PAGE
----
Of Aristotle's Economica, a Hebrew version from the Arabic was prepared by David b. Solomon of Seville (1373?), and probably from the Latin by Leon Aretino. The latter carries an Introduction by an otherwise unknown Abraham ibn Tibbon. Several pseudo-Aristotelian works circulated in Hebrew, generally via Arabic. Of these, Problemata by Moses ibn Tibbon (1264); on stones – Sefer ha-Avanim or De Lapidario; Theology by Moses b. Joseph Arovas, from the Arabic, and also in Italian by him; Secretum secretorum, in Arabic Sirr al-Asrār, and in Hebrew, anonymously, Sod ha-Sodot, in the 13th century; de Causis, on the absolute good, by Zerahiah Ḥen called Ha-Be'ur be-Tov ha-Gamur, and also by Hillel b. Samuel of Verona, both from the Arabic, which is not known (Produs' de Causis was rendered in Hebrew by Judah Romano, and called Sefer ha-Sibbot); Kitāb-al-Tufāḥa ("On the Apple"; on immorality, and seen as an imitation of Plato's Phaedo) in Hebrew by Abraham ibn Ḥisdai; these are also letters which he sent to Alexander the Great, and works on auguring.
Muslim thinkers who wrote in Arabic, and whose works were translated into Hebrew, include al-Fārābi: Fi al-Tanbīhʿalā Sabīl al-Saʿāda is rendered in Hebrew, Ha-He'arah al-Derekh ha-Haẓlaḥah, by an anonymous translator; Kitab al-Mabādi ʾ or al-Siyāsa was translated by Moses ibn Tibbon, and named Sefer ha-Hatḥalah; Iḥṣā ʾ al-Ulūm (an enumeration of the sciences), in Hebrew, by Kalonymus b. Kalonymus, Be-Mispar ha-Ḥokhmot;ʿUyūn al-Masā ʾ il (answers to philosophical problems), in Hebrew Ayin Mishpat ha-Derushim by Todros Todrosi; Kalonymus b. Kalonymus did Iggeret be-Siddur Kri ʾ at ha-Ḥokhmot from the Arabic fī mā Yanbaghīʿan Yaqdum qabla Taʿallum al-Falsafa; Ba-Sekhel u-va-Muskal from fī al-ʿAql wa al-Mʿaqūl; the last was also translated anonymously as Ha Sekhel ve-ha-muskalot. Risāla fi Hayāt al-Nafs was done in Hebrew by Zerahiah Ḥen, in 1284, Ibn Sīnā (Avicenna, d. 1037), accepted by orthodox Islam, wrote al-Samā ʾ wa al-ʿĀlam, translated into Hebrew as Ha-Shamayim ve-ha-Olam, by Solomon b. Moses of Melgueil (second half of 13th century), probably from Latin; Sefer ha-Shenah ve-ha-Yekẓah by the same, again from Latin; al-Najāt, translated as Haẓẓalat ha-Nefesh by Todros Todrosi (1330–40); Ḥai ibn Yaqzān, in Hebrew Iggeret Ḥai ben Mekiẓ by Abraham ibn Ezra.
Al-*Ghazālī (d. 1111), the famous critic of philosophy, wrote Maqāṣid al-Falāsifa ("The Objectives of the Philosopher"; it was cribbed by Saádiah b. Daud al-ʿAdeni under the title Zakāt al-Nafs) which was adopted by Isaac al-Balagh (only the first two parts) and called De'ot ha-Pilosofim. A translation, Kavvanot ha-Pilosofim, was prepared (1352–58) by Judah b. Nathan, a Provençal physician. A third anonymous version also exists. His Tahāfut al-Falāsifa ("The Collapse of the Philosophers") was translated into Hebrew, by Zerahiah b. Isaac ha-Levi, called Saladin, and possibly the Rabbi Ferrer of the Tortosa disputation (1412–14). Miʿyar al-ʿIlm is Moznei ha-Iyyunim by Jacob b. Machir ibn Tibbon; Mīzān al-ʿAmal, an ethical work, done by Abraham b. Samuel ibn Ḥasdai and called Moznei Ẓedek. Mishkatt al-Anwar ("The Niche of the Lights") is Maskit ha-Orot by Isaac b. Joseph al-Fāsī, of the 13th century. Another, but anonymous, rendering is called Ha-Orot ha-Elohiyyot.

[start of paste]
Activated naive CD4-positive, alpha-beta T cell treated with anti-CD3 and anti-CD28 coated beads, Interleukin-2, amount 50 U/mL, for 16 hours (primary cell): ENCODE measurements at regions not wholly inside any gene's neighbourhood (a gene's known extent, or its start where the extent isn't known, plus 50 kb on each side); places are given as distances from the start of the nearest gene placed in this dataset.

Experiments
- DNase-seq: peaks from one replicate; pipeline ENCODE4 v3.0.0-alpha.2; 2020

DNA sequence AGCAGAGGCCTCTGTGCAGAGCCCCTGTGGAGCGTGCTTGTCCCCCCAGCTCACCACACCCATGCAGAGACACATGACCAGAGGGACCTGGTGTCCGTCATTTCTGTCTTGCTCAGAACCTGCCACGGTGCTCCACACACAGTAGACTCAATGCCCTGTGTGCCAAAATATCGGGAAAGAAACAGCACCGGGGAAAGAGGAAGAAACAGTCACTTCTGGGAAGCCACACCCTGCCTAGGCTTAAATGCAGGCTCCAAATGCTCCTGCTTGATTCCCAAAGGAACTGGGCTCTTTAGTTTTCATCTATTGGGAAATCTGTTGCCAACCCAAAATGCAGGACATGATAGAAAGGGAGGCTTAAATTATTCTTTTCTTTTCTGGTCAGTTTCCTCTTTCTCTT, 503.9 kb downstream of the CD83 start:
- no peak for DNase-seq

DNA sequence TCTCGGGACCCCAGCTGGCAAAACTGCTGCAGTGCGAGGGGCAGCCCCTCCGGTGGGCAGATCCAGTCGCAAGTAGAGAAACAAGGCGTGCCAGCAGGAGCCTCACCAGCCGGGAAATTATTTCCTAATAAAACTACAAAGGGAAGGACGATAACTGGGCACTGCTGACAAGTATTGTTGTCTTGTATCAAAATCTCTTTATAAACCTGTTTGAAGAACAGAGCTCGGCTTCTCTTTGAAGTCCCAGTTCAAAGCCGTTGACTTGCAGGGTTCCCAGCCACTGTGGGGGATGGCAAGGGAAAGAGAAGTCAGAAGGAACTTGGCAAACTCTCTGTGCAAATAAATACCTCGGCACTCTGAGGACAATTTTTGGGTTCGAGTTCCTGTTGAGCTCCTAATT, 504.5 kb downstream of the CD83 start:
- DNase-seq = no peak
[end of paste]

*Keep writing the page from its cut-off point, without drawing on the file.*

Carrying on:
Abdallah ibn Muhammad of Badajoz (d. 1127) wrote al-Dā ʾ ira al-Wahmiyya ("The Imaginary Circle") a work which was quite influential among Jewish thinkers. Moses ibn Tibbon rendered it into Hebrew, calling it Ha-Agullot ha-Ra'yoniyyot. It was also done by Samuel Motot, as part of his commentary on Sefer Yeẓirah. Ibn Baja (d. 1138 in Fez) wrote Kitāb al-Wadāʿ("The Farewell" [to the world]) which was converted into Hebrew by Ḥayyim ibn Vivas, and fī Tadbīr al-Mutawaḥḥid (on the conduct of the recluse) which is Be-Hanhagat ha-Mitboded, by Moses of Narbonne who wrote a commentary on it. Ibn Ṭufayl (d. 1185 in Murcia) composed a celebrated Risālat Ḥayy ben Yaqzān, in Hebrew Iggeret Ḥayawan ben Yakson, it was also incorporated by Moses of Narbonne in his commentary. Ibn Rushd (Averroes, d. 1198) wrote an exposition of the harmony of religion and philosophy called Faṣl al-Maqāl etc., which was translated into Hebrew, anonymously, under the name Ha-Hevdel ha-Ne'emar she-Bein ha-Torah ve-ha Ḥokhmah min ha-Devekut. He refuted Ghazāli's critique of philosophy in his Tahāfut al-Tahāfut ("The Collapse of the Collapse"); its Hebrew version, Happalat ha-Happalah, was prepared by Kalonymus b. David b. Todros. A second rendering, anonymous, is also extant.
Since a number of Jewish thinkers wrote their works in Arabic, they also required conversion into Hebrew. The earliest is Isaac Israeli. Among his philosophic writings are Kitāb al-Ḥudūd wa al-Rusūm ("Book of Definitions"), in Hebrew, Sefer
Baḥya ibn Paquda composed the ethical-philosophical, Farāʾid al-Qulūb; in Hebrew it is Ḥovot ha-Levavot translated by Judah ibn Tibbon, who also appended an interesting introduction to his translation.
Solomon ibn Gabirol wrote a philosophic rather than a theological study, whose Arabic original has not been discovered. No medieval Hebrew translation exists (one is extant in Latin), but an epitome, Likkutim, prepared by Shem Tov ibn Falaquera, is extant. A modern Hebrew version is now available. Other works Ibn Gabirol rendered into Hebrew included Iṣlāḥ al-Akhlāq ("The Improvement of the Character") translated by Judah ibn Tibbon as Tikkun Middot ha-Nefesh, and a collection of aphorisms, probably by the same translator, under the title Mivḥar ha-Peninnim. Another version, in the rhyme, Shekel ha-Kodesh, was the work of Joseph Kimḥi. Joseph ibn Ẓaddik, a judge in Cordoba (d. 1149), wrote al-ʿĀlam al-Ṣaqhīr ("Microcosm"), which is Ha-Olam ha-Katan in Hebrew, but the translator is unknown.